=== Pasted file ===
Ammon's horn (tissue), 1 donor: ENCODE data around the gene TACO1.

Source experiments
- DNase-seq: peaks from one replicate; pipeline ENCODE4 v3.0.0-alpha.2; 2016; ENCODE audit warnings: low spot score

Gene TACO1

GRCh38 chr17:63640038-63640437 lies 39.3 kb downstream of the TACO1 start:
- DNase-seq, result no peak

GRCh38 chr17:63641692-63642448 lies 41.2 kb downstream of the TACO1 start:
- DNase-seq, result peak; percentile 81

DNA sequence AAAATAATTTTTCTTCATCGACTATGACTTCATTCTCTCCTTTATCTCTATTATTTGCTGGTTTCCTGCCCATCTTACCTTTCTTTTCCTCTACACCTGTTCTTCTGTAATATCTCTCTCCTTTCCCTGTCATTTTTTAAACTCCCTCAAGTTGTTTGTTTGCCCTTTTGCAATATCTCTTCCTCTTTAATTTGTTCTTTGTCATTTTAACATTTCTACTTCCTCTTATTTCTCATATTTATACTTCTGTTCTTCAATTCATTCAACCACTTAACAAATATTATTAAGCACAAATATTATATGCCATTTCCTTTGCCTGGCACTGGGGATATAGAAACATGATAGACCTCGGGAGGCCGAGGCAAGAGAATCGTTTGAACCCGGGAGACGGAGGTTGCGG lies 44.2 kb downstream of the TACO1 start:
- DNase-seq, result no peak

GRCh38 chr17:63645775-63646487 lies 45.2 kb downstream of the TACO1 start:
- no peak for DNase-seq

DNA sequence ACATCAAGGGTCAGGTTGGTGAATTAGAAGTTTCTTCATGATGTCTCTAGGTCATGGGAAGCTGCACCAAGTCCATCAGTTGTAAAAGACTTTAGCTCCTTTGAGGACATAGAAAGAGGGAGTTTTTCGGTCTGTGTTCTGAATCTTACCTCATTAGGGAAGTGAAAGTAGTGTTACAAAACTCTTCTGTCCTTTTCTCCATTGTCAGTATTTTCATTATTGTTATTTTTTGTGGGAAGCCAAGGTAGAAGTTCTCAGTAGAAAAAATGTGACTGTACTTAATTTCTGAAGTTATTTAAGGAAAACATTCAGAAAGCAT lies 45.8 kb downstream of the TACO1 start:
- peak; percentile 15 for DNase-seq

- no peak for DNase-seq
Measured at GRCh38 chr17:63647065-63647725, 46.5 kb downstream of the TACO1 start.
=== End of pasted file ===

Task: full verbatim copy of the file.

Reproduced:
Ammon's horn (tissue), 1 donor: ENCODE data around the gene TACO1.

Source experiments
- DNase-seq: peaks from one replicate; pipeline ENCODE4 v3.0.0-alpha.2; 2016; ENCODE audit warnings: low spot score

Gene TACO1

GRCh38 chr17:63640038-63640437 lies 39.3 kb downstream of the TACO1 start:
- DNase-seq, result no peak

GRCh38 chr17:63641692-63642448 lies 41.2 kb downstream of the TACO1 start:
- DNase-seq, result peak; percentile 81

DNA sequence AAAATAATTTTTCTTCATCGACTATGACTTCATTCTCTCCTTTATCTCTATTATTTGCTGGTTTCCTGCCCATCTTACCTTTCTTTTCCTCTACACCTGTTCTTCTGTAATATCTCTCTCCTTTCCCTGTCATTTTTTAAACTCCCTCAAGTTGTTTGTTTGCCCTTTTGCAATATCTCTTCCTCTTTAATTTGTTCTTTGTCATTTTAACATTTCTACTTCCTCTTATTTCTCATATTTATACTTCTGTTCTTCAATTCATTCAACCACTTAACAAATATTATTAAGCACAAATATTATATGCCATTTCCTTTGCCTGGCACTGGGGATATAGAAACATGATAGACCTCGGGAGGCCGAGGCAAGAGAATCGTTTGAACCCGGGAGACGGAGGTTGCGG lies 44.2 kb downstream of the TACO1 start:
- DNase-seq, result no peak

GRCh38 chr17:63645775-63646487 lies 45.2 kb downstream of the TACO1 start:
- no peak for DNase-seq

DNA sequence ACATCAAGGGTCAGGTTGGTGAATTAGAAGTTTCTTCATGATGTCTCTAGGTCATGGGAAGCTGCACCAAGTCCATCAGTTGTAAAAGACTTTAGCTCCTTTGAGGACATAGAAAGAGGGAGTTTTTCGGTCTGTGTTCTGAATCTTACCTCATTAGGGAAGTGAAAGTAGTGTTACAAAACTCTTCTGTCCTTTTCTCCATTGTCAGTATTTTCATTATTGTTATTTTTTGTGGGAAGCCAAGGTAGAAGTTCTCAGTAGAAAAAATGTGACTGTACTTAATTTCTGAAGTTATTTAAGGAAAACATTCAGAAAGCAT lies 45.8 kb downstream of the TACO1 start:
- peak; percentile 15 for DNase-seq

- no peak for DNase-seq
Measured at GRCh38 chr17:63647065-63647725, 46.5 kb downstream of the TACO1 start.